Rosetta Finding Deepens Mystery of Where Earth's Water Came From
European Space Agency reveals major finding from comet 67P.
— -- The first major finding of the Rosetta space probe has upended the theory that water was brought to Earth by comets.
Observations from the Rosetta mission, which landed on comet 67P in November after a decade-long mission, reveal that water vapor found on the 2.5-mile long comet is significantly different from that found on Earth.
The results were published in the journal Science and were detailed on the European Space Agency's website.
The distinct nature of the comet's water was measured in August when Rosetta reached 67P and three months before the spacecraft's lander Philae touched down on the cosmic mass.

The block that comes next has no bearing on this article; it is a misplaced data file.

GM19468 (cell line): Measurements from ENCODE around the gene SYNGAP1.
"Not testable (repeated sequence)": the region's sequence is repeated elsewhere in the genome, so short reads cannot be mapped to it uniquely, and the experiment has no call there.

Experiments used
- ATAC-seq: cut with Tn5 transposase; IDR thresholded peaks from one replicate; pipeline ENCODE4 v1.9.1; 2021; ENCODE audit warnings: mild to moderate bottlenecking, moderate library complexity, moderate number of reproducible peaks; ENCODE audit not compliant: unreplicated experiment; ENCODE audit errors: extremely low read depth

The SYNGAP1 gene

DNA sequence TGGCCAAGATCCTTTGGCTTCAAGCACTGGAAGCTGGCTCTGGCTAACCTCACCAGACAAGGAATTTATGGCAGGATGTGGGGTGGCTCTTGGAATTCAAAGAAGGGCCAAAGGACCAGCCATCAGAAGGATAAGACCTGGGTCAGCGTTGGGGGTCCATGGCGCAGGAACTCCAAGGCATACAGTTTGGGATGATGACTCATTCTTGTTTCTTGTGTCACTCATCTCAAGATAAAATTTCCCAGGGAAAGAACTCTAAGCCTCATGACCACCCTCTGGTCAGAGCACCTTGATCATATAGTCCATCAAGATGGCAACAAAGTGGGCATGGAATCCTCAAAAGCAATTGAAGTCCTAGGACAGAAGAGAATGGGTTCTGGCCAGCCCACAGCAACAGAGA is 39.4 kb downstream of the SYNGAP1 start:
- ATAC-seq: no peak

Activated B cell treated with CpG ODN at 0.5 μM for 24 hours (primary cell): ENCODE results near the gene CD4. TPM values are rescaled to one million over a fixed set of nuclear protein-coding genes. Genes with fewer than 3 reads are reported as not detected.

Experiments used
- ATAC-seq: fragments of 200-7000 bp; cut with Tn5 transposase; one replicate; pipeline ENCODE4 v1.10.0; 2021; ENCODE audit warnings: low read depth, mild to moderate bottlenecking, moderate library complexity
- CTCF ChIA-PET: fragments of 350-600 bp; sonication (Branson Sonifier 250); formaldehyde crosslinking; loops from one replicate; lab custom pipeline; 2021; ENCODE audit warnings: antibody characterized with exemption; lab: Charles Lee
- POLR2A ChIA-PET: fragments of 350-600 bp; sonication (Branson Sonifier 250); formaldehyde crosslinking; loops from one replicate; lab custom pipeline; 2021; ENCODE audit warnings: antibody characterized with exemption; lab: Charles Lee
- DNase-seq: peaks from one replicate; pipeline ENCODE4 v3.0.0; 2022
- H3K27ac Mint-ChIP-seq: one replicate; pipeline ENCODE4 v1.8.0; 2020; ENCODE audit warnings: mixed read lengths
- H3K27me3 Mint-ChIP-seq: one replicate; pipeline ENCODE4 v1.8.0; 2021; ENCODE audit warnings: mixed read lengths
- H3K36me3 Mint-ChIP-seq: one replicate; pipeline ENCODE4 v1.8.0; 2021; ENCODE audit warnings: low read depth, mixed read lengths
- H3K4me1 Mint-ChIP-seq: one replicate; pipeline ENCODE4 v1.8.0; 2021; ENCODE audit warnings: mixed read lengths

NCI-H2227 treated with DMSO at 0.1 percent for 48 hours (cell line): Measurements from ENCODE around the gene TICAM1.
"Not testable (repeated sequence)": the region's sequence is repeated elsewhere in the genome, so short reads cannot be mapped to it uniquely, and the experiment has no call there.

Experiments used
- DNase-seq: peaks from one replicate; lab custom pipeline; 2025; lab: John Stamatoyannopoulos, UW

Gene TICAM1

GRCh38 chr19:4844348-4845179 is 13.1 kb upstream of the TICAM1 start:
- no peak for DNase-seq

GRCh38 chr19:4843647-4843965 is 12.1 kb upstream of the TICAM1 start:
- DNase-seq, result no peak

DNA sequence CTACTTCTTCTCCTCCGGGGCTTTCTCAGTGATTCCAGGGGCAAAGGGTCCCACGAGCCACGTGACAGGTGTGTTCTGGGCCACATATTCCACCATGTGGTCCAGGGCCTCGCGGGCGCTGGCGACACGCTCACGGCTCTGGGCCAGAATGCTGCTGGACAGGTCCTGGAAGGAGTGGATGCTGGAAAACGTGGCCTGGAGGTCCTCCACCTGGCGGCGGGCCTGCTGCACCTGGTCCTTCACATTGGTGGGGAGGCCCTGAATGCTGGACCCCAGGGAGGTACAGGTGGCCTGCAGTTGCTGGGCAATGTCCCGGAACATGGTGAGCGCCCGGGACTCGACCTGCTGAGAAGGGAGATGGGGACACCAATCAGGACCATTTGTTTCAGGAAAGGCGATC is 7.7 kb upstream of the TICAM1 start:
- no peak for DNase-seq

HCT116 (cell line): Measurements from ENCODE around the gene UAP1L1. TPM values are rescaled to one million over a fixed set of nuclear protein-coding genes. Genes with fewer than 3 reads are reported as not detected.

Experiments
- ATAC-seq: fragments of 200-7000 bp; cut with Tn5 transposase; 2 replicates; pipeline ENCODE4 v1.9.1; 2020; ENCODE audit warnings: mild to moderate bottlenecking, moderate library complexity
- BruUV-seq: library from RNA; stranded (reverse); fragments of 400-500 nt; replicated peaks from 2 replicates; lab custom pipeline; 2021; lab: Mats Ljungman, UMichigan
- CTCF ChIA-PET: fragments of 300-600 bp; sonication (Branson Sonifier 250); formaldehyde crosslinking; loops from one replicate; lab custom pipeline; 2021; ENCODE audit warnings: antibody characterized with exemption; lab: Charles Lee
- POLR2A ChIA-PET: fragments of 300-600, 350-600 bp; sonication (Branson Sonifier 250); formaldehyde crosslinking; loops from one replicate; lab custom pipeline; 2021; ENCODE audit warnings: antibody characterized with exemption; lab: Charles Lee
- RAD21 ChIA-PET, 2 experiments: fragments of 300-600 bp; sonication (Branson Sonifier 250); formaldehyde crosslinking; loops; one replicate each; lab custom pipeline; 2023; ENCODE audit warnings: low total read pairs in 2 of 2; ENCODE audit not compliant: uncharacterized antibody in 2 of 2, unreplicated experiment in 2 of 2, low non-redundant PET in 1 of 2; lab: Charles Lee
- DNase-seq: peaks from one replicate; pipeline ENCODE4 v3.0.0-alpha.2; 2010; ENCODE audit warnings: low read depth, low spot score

After the formation of Earth some 4.6 billion years ago, one hypothesis is that water would have come after the planet cooled down, likely from collisions with comets and asteroids.
Instruments on board the Rosetta spacecraft were able to analyze the chemical structure of the water and determine that 67P's water did not match the signature of Earth's H2O.
Differences were detected in the ratio of deuterium, which is an isotope of hydrogen with an extra neutron, to that of normal hydrogen, according to the European Space Agency, sharpening the mystery of how the planet's oceans originated.
Scientists said they will continue to watch how the comet behaves as it continues on its 6.5-year orbit around the sun, looking for new insights about the origins of the solar system.